by: Cheryl Hauer, International Vice President
Recent polls regarding evangelical support for Israel have some leaders worried. Although the numbers remain high among baby boomers, support among younger evangelicals seems to be declining. Such a trend, were it to continue, could have a profound effect on evangelicalism itself and perhaps more broadly, on Israel’s already tenuous relationship with the international community.
Historically, Israel has found some of her greatest friends among Bible-believing Christians. Today, millions of Christians visit Israel every year, returning home as friends and advocates for the Jewish state, willing to dedicate their time, money, prayers and political clout to those issues concerning Israel’s security and prosperity.
Until recently, many evangelical Christians and their Jewish counterparts found common ground in their love for the Bible and their shared spiritual heritage through the patriarch Abraham. Christians have seen Israel as the fulfillment of Bible prophecy as millions of Jews returned to their ancient homeland. They have thrilled at the opportunity to “walk where Jesus walked” while getting to know the modern-day residents of His ancient homeland. They have celebrated God’s eternal covenant with His people and the fact that the Land He promised was theirs once again. They have taken pride as they watched God’s blessing carry a fledgling state with few friends to a major player on the global scene whose flow of innovations make the world a better, safer, healthier and less hungry place. And they have been there in the stands, cheering Israel on as she has been forced to fight to maintain her position as a beacon of democracy in a very unfriendly neighborhood.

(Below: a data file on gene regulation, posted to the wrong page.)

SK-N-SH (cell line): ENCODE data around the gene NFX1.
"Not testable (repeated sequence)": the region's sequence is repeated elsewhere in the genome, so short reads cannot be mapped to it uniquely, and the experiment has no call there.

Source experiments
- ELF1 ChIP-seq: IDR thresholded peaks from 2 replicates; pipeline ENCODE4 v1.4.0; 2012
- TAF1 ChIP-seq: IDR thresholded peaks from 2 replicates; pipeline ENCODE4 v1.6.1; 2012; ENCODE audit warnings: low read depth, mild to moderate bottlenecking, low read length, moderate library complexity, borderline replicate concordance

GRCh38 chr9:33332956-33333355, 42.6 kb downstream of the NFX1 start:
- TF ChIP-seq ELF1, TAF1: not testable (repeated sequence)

But the polls tell us the climate is shifting, and many in both communities fear that evangelical Christianity is an ally Israel simply can’t afford to lose. In America, for example, polls from a decade ago indicated that the majority of evangelicals sympathized with Israel and were committed to ensuring US policy favored her. They were clear that those political beliefs were the result of their interpretation of biblical prophecy and the conviction that, quite simply, God gave Israel to the Jewish people. To be clear, there are still vast numbers of evangelicals about whom all these things remain true, but as a group, they are aging rapidly. By 2030, all baby boomers will be 65 or older, with increasingly waning influence. As such, the concern is for the loss of support among those 18 to 29. Studies done in 2018 and then repeated in 2021 saw that support drop from 69% to 34% in just three years.
Pastors and Christian leaders who would like nothing better than to see their commitment to Israel passed on to the next generation are baffled by what they see as an inexplicable theological shift. Topics such as eschatology and amillennialism are not as important for today’s young believers as they were for their parents. Many young pastors are much less likely to preach on the end times, and prophecy and covenant are deemed irrelevant by many of today’s students. Finally, the current focus on the “New Testament” fails to give younger believers a solid biblical foundation and an understanding of Israel’s role in God’s plan for the ages.